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    Films — Live-Action 
  • A Beautiful Mind: John Nash comes to terms with his paranoid schizophrenia over the course of the film, although as there is no cure for it, he continues to live with it by the end.
  • The Marvel Cinematic Universe has dipped into this a couple of times:
    • Iron Man 3 features Tony Stark grappling with anxiety attacks and PTSD after the events of The Avengers. He's achieved a kind of peace by the end of the movie, but still suffers from both conditions, with his anxiety and paranoia in particular causing several problems down the road.
    • Thor's character arc in Avengers: Endgame is about dealing with a mental breakdown, and subsequent depression, caused by the Trauma Conga Line his life's become. When we see him after the Time Skip, he's spent years drinking heavily, becoming obese, rarely leaving his house and spending most of his time playing video games: the rest of the movie is him working through it.
  • To the Bone is about a young woman named Ellen attempting to recover from anorexia nervosa.
  • The Snake Pit is about a schizophrenic woman's experience in a 1940s mental hospital. It's based off of a semi-autobiographical book based on a woman's real experiences.
  • In The Three Faces of Eve a woman goes to a psychologist trying to figure out the cause of her headaches and blackouts. It turns out she has two other personalities but doesn't realize it. The film is loosely based off of a 1950s study done on a real woman named Chris Costner-Sizemore.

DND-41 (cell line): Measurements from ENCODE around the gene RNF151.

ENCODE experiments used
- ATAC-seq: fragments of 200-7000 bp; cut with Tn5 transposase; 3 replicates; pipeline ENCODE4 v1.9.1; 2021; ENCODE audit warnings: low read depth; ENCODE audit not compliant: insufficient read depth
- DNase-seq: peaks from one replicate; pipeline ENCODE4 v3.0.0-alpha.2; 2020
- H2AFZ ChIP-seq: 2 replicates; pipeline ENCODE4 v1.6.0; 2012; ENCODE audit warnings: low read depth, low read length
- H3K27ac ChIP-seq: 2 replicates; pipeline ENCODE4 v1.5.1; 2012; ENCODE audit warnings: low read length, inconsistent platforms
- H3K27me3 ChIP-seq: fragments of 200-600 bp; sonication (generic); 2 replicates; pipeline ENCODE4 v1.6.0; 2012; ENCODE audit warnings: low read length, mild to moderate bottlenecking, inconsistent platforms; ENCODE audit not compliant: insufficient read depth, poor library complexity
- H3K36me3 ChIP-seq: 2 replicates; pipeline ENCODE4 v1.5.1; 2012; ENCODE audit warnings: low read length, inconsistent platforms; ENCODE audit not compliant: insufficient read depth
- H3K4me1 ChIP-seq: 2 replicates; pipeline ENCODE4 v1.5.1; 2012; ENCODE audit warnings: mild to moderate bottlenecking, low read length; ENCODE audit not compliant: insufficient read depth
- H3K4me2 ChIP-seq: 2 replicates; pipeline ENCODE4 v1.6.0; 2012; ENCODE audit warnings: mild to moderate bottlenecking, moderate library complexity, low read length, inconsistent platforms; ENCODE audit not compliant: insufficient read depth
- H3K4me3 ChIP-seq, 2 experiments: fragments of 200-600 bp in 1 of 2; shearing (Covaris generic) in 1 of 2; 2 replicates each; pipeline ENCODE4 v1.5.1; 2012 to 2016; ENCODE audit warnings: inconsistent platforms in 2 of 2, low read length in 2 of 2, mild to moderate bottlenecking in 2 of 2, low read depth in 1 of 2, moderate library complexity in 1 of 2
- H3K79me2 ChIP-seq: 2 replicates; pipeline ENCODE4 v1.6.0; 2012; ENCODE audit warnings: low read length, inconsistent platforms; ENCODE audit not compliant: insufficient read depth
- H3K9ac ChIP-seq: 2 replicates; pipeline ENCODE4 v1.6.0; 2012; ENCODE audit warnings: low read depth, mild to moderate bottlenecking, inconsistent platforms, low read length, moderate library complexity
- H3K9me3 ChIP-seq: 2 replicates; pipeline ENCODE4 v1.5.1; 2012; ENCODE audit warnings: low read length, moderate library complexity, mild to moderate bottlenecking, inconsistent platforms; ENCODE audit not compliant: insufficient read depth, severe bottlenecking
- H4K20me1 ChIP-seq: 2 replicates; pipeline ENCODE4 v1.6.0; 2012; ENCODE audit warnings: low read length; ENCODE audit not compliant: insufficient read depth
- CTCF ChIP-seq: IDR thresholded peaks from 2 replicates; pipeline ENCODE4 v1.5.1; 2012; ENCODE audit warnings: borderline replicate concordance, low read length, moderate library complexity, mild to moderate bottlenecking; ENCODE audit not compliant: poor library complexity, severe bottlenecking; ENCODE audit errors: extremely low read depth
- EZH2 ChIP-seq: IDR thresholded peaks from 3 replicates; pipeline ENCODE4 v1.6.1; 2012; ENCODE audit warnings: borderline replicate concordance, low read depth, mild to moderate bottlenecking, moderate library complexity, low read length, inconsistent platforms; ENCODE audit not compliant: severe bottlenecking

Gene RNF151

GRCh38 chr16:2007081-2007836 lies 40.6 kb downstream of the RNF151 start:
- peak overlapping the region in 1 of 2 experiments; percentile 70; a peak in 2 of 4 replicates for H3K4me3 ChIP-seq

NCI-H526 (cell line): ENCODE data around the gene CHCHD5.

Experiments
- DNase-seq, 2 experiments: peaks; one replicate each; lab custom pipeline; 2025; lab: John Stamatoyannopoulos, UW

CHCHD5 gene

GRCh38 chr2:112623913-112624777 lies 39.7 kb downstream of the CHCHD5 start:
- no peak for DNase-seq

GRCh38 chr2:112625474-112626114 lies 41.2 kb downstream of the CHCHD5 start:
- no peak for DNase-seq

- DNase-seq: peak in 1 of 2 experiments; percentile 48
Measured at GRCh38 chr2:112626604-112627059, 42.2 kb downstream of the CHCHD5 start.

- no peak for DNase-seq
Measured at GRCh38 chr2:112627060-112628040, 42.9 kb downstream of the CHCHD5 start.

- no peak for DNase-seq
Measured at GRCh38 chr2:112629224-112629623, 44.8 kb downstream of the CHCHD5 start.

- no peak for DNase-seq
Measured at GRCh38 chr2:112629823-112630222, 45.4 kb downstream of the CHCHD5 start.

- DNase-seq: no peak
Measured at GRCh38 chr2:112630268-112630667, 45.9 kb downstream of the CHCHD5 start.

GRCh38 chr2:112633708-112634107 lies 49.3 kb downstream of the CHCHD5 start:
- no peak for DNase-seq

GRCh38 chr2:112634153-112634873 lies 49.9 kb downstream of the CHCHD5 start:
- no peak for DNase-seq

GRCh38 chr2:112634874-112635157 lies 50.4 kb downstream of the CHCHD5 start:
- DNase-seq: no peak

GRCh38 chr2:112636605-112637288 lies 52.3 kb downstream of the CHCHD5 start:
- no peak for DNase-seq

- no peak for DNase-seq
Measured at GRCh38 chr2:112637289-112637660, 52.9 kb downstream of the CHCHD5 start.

• Due to Rule of Symbolism, The Babadook can be seen as this. The movie centers around a widow whose husband died many years ago and shows signs of clinical depression, which stems from her grieving, and from dealing with her young son who seems to have a learning a disability and severe behavioral problems, which includes acting aggressively and disconnectedly with other children. When the Babadook comes and torments them, their issues become even worse, with the mother eventually becoming possessed and attacking her son, until he reassures that everything will be alright, she then vomits the spirit and work together to imprison it in the basement of their house. When they get a visit from from the social workers, the boy seems to be doing better in his new school, and the mother seems to be doing better mentally and socially. Meanwhile, the Babadook is still imprisoned in the basement and though, it tries to re-possess whoever goes down to feed it, it's always cast away, showing that although the Babadook (grief/depression) can never be fully banished, it's best to keep it in check and not let it become the dominant force in their lives.